4. When all meat is browned, turn up the heat a bit and pour a splash or two of the beer in the pan. Scrape the bottom of your pan to loosen the browned bits the meat formed.

5. When most of the bits are loosened and starting to dissolve in the beer, add the butter and the sliced onions & minced garlic, and continue to cook until the onions are turning translucent.

6. Add the remainder of the beer, browned beef, cheese cloth with herbs and the sugar, and cook over low heat for 2-3 hours until the beef is fork tender. Place slices of mustard covered bread on top of the simmering stew. They’ll slowly dissolve and thicken the stew some.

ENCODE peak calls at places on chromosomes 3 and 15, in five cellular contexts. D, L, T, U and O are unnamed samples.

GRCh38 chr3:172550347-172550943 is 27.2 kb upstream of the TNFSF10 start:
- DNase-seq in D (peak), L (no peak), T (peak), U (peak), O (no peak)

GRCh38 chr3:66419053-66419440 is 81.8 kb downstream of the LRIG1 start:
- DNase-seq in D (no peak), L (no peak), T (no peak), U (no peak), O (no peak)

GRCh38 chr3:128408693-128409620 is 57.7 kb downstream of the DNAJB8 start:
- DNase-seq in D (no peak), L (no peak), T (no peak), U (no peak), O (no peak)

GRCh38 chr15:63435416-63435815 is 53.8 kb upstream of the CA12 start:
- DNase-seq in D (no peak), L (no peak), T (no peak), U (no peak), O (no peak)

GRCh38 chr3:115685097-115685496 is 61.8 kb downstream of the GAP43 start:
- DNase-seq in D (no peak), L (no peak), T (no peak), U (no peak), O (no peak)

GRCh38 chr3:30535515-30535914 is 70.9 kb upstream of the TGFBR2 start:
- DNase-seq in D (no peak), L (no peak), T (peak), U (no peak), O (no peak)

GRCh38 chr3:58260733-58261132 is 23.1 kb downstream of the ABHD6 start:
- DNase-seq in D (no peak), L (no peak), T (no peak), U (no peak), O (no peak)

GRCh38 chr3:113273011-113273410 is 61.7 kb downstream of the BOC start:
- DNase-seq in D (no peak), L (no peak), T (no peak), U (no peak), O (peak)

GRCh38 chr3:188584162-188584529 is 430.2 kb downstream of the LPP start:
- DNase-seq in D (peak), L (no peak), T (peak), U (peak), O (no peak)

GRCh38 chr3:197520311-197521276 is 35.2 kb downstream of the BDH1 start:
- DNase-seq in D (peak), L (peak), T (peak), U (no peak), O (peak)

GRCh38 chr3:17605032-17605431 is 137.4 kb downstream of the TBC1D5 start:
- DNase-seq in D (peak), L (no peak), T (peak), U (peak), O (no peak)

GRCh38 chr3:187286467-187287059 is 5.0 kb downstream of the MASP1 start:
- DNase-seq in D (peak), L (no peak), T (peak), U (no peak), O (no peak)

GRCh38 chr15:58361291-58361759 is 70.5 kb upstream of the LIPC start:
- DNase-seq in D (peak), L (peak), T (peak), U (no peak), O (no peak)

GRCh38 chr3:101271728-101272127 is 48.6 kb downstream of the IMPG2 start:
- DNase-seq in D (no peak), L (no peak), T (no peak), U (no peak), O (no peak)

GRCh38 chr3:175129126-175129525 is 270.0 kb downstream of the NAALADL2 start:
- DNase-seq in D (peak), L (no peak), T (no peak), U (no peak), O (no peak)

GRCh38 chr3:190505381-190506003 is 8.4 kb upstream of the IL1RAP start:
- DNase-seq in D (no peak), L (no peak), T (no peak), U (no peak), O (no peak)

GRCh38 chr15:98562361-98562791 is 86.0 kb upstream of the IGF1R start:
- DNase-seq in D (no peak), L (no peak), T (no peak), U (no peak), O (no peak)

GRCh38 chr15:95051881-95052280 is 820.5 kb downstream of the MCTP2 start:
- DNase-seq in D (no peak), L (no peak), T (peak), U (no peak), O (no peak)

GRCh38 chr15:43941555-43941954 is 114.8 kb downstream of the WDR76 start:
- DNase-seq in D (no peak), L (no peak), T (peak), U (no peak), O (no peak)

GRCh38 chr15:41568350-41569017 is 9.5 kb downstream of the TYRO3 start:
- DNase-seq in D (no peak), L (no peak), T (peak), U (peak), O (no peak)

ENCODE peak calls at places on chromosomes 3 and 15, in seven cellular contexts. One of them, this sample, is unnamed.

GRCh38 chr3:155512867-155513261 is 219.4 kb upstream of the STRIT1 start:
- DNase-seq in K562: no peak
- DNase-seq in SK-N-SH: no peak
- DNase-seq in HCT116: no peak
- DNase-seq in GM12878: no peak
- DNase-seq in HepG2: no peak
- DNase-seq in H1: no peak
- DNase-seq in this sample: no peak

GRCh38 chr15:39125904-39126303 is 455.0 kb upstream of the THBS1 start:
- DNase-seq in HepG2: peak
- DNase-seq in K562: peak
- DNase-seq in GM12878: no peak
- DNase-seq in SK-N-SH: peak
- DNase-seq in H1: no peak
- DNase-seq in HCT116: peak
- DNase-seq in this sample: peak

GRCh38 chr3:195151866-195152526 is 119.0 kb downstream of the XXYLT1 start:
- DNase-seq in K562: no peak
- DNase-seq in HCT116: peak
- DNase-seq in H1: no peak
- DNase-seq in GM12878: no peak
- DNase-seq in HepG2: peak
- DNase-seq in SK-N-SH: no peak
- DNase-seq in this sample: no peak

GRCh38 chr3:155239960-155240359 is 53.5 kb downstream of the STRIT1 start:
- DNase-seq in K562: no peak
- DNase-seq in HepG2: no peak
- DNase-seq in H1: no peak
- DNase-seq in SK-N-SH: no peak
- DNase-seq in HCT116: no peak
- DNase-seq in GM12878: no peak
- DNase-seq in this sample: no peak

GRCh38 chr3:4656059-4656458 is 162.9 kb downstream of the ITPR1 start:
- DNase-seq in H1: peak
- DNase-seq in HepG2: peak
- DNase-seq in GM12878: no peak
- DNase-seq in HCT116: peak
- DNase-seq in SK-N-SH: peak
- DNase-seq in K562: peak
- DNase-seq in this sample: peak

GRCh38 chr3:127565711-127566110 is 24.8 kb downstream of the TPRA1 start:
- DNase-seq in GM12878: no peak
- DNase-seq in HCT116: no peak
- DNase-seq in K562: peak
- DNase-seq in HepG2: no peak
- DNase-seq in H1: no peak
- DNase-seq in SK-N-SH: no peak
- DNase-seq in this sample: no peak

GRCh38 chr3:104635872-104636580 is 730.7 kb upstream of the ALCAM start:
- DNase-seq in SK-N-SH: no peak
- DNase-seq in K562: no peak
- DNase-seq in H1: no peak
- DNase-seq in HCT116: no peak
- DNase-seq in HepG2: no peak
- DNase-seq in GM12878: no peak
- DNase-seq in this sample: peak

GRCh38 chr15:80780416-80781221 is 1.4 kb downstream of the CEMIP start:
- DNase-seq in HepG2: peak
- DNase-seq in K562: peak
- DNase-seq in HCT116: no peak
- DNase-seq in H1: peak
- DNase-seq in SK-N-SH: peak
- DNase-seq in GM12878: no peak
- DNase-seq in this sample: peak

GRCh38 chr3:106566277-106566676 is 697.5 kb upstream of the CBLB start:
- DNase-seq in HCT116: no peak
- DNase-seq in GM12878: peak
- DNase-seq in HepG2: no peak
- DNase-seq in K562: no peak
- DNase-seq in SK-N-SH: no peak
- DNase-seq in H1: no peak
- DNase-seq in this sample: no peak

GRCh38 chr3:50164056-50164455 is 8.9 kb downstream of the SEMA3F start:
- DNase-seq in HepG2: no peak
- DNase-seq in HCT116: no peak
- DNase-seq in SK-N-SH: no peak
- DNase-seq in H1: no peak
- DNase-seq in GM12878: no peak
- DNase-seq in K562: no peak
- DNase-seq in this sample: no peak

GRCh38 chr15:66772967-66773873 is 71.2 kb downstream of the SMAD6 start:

7. Keep the lid off of your pot. Once you have reached the desired thickness of the sauce, only then place the lid on the pot.

8. when the stew is ready, remove the cheese cloth wrapped herbs and laurel leaves, add a splash of balsamic vinegar and stir.



37 Responses to “Flemish Beef Stew (Stoverij)”

  1. FrankBE May 28, 2014 at 10:47 pm #

    Yep , that’s the way !
    I add 2 fried pork kindneys (cut in cubes).
    Smelly when frying , but boost up the taste.
    Groeten uit Thailand,


    • thehungrybelgian May 29, 2014 at 6:26 am #

      Hey Frank! Leuk dat je mijn blog gevonden hebt. Ik heb ook nog effe gereisd in Thailand in 1997 of zo. Ik herinner me nog steeds de treinrit van Bangkok naar Chang Mai, erg mooi. Geniet ervan.

      Liked by 1 person